Holding onto a thought and actually explo
Diana Tilson
Oct 16, 2009 rated it did not like it
Shelves: abandoned
I bought this because of a glowing review in the New York Times that claimed it was funny and insightful, but I think the review must have been by one of her friends, because this book is not entertaining. This is thinly-veiled autobiography, and Patricia Marx comes across as an over-privileged brat. Everything is told from the satirical distance of hindsight to the extent that we never understand why she likes Eugene, the guy who her life revolves around, even after he gets married to another w ...more
Apr 22, 2008 rated it did not like it  ·  review of another edition
Shelves: read_08
this book is supposedly funny, but I'm pretty sure it's funny in that weird way that only books can be funny to book critics -- meaning, it wasn't funny in the least. I kept waiting for the book to get interesting and instead it actually got significantly worse as it went along, completely devolving into insipidness at the ending. and the main characters were uniquely unlikable in every way. I give it 2 stars instead of 1 because there are a few things about the pathetic ways in which some girls ...more
Feb 24, 2008 rated it it was ok
Shelves: adult-fiction
This is an odd book. I found the first section hilarious; the writing style is random, abrupt, and often hard to follow, but I thought that was part of its quirky charm. However, I can see why a lot of people don't like it: if you've never fallen for or met an intellectual snob back in college, then you just won't relate to the narrator's plight at all. And there are a lot - and I mean a LOT - of references to obscure literature and words even the well-read (myself included) will not understand. ...more
Aug 12, 2015 rated it did not like it
This is a poorly written book with no likable characters. It is impossible to care about any of them or what happens to them. They are poorly developed bored privileged people with nothing to contribute. It was my book club's selection for this month. I finished it. The other book club members who are struggling to get through it keep asking if it will get better. The answer is no. It gets slightly more absurd at best, this might be more annoying than the rest of the book where nothing happens. ...more
Catherine Ashley Dumont
So, I have to say I found her prose intriguing. It was kind of manic in some ways, and the neurosis of protagonist really came through, so for that in itself, it got two stars, and I really enjoyed that part of it. My problem lies mostly with the story itself - the subject matter is relatable but that’s as far as it goes. Nothing was fleshed out; it jumped from story to story so fast that I always felt it was missing something and the characters were slightly too unbelievable to really identify ...more
Jun 05, 2009 rated it did not like it
At best, this is a completely erratic writer incapeable of stringing together more than two connected thoughts. The transitions are clumsey, she overuses obscure words and constantly makes reference to little know scientists and philosphers. Further, the narrator arrogantly refuses to decribe situations or characters. This book is a total waste of time and I wouldn't bother finishing it if I weren't obligated to for my book club. Ironicly, it was chosen (by the book club) for it's comedic slant ...more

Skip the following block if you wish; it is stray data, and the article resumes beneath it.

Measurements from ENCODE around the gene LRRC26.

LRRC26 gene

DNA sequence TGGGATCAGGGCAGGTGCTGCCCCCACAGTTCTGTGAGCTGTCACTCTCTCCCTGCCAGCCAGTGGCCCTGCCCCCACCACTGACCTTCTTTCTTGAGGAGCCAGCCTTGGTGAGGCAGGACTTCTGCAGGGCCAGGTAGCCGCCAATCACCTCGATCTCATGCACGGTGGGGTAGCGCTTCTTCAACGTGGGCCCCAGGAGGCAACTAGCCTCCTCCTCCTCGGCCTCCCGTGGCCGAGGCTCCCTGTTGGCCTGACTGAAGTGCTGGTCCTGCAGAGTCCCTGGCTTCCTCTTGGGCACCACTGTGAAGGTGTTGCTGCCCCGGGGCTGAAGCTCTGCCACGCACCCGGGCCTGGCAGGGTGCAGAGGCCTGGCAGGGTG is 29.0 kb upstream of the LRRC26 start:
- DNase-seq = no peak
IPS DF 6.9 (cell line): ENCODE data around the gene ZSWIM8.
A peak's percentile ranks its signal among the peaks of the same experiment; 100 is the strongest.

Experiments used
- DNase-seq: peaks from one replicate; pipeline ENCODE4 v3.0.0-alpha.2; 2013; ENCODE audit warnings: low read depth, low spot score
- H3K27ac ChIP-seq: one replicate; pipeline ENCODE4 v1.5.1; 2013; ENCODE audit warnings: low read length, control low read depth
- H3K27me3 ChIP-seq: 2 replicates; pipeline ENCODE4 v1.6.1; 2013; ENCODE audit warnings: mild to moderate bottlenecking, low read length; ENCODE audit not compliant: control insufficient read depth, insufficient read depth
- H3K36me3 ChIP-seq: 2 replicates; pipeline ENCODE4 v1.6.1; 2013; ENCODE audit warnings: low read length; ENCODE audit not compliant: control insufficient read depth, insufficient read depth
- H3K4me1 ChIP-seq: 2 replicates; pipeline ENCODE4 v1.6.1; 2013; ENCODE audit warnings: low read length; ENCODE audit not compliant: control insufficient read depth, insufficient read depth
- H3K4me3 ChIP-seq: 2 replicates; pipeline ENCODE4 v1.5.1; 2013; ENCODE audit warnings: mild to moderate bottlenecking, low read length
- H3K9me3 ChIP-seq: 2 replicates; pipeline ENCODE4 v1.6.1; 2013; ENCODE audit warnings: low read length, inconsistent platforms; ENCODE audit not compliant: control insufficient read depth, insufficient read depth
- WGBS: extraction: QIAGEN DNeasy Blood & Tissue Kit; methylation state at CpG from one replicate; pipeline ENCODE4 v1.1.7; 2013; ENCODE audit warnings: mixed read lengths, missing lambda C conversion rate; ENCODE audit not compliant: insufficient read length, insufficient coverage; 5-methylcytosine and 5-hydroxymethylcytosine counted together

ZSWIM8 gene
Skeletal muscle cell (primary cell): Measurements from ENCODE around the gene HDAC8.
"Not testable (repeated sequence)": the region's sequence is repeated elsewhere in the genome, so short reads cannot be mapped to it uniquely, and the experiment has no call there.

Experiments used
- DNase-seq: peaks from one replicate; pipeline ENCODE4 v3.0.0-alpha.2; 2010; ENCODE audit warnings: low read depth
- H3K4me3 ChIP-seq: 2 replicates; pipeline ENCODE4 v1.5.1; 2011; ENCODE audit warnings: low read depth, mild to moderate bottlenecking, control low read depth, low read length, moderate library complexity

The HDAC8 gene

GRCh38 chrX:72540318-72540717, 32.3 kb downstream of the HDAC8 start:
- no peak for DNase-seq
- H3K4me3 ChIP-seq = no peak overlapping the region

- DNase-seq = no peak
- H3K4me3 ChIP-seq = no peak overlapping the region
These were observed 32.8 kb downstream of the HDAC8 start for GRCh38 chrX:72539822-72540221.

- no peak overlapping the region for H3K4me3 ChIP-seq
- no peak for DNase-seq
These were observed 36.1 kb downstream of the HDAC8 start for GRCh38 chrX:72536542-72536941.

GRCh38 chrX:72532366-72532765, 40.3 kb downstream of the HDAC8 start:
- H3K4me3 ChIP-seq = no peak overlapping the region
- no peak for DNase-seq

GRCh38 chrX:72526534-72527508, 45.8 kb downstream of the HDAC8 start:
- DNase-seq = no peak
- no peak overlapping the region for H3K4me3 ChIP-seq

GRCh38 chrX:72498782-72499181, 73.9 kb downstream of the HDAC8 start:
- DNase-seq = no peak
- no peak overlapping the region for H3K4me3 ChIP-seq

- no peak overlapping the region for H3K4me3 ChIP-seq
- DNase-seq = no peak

Kate Powers
May 15, 2015 rated it it was ok
I think the scariest part about this book is that individuals like the main character exist. If you want to read about a woman who pines over one terrible, no good man for over 10 years (whom, may I add, none of her friends have ever approved of) - then totally read this! 2 stars because the "heroine" had a [sometimes] comical sense of humor.... and for making me think "Hm, how hard can it be to get a PHD at Cambridge if this scatterbrain got in." Also, if I have to hear the name "Eugene" one mo ...more
Aug 04, 2008 rated it did not like it
I wanted to like this book. Unfortunately, it sucks. Sucks is a bit too harsh probably. I'm half-way through the book, and I don't care about the next page.

I'm going to focus on only reading books I like. This one will be back at the library if anyone is looking for it.
Oct 15, 2019 rated it really liked it
Shelves: read-in-2019
First-person fictional account of a young woman's 10+ year fling with a philandering philosophy professor, Eugene Obello, who is completely self-centered and narcissistic. Ironically, he specializes in "Ego Studies". He is a pompous, belittling, patronizing cheating blowhard. Yes, that is a lot of adjectives to describe one man, but he deserves them, and he would probably puff up from the added attention given him.

(Nameless) She, although a student at Cambridge University and having a high capa
Emma Garvey
Aug 29, 2020 rated it liked it
Narrated in a stream of consciousness style format that made me feel like I was reading the book in my own voice. At times, the format felt neurotic but also relatable - the voice on the page felt like it fit into my own clustered thoughts. I think this would be a more enjoyable read for someone who feels like their life is completely together - for those of us who are still trying to figure it all out... perhaps anxiety inducing.

A hilarious read to say the least.
Ines Garcia
Jun 11, 2012 rated it did not like it